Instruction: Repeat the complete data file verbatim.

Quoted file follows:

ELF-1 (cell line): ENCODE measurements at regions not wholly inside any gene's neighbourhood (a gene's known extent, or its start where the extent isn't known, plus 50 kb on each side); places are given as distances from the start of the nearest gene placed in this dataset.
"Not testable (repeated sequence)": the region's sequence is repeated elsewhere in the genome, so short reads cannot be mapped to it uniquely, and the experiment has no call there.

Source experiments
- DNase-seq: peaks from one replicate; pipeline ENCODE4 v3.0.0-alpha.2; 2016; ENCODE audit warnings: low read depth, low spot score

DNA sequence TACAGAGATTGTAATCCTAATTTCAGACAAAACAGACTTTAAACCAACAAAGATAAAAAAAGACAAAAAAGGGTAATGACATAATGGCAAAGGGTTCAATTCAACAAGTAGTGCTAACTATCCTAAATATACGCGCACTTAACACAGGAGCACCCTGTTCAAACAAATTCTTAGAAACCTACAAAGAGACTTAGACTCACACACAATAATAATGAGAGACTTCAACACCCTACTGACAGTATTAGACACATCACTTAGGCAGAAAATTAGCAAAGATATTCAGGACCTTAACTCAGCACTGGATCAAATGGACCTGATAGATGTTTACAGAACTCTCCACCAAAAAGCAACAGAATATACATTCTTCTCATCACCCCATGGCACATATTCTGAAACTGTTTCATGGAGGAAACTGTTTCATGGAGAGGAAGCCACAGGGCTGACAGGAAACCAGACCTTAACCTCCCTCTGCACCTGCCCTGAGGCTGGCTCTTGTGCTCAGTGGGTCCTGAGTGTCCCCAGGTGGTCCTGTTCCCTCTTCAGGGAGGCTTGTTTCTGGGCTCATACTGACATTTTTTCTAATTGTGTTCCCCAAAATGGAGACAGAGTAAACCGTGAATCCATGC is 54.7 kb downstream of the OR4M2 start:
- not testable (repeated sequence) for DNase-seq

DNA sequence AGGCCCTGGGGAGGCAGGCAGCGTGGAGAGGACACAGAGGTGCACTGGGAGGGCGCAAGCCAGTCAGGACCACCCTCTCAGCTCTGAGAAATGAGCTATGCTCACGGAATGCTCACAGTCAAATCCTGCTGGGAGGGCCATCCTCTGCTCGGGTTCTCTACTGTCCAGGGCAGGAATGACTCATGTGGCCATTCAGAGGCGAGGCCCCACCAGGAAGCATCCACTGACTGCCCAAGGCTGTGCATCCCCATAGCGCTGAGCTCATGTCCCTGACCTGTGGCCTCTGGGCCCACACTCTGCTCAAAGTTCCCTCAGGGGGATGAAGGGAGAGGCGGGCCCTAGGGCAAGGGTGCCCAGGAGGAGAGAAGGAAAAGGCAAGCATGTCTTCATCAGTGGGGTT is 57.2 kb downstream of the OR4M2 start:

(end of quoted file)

ELF-1 (cell line): ENCODE measurements at regions not wholly inside any gene's neighbourhood (a gene's known extent, or its start where the extent isn't known, plus 50 kb on each side); places are given as distances from the start of the nearest gene placed in this dataset.
"Not testable (repeated sequence)": the region's sequence is repeated elsewhere in the genome, so short reads cannot be mapped to it uniquely, and the experiment has no call there.

Source experiments
- DNase-seq: peaks from one replicate; pipeline ENCODE4 v3.0.0-alpha.2; 2016; ENCODE audit warnings: low read depth, low spot score

DNA sequence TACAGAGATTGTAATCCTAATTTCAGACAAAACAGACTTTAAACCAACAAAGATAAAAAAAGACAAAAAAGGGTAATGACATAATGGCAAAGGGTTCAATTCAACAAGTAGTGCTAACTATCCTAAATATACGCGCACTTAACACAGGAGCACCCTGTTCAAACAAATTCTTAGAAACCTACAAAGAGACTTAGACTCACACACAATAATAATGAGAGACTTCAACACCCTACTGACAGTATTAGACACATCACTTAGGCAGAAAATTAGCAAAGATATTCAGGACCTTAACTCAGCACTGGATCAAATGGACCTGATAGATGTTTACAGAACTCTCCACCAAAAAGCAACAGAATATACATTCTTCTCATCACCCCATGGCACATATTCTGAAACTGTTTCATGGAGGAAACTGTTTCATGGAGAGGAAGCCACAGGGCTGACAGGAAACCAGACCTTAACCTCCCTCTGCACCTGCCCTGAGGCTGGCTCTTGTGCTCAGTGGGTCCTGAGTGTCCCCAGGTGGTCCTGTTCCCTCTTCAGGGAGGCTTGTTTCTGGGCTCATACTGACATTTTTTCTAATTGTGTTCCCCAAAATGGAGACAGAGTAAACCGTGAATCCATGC is 54.7 kb downstream of the OR4M2 start:
- not testable (repeated sequence) for DNase-seq

DNA sequence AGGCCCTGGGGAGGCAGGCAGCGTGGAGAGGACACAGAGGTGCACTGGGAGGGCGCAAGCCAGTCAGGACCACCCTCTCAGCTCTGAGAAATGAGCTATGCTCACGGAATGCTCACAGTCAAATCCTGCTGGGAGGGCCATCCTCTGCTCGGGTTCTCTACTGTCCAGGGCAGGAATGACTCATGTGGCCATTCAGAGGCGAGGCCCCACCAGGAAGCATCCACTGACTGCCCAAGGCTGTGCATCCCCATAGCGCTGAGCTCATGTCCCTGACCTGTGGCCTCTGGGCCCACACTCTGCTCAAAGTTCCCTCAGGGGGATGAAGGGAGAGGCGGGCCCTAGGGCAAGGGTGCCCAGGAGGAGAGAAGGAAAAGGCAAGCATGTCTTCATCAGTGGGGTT is 57.2 kb downstream of the OR4M2 start: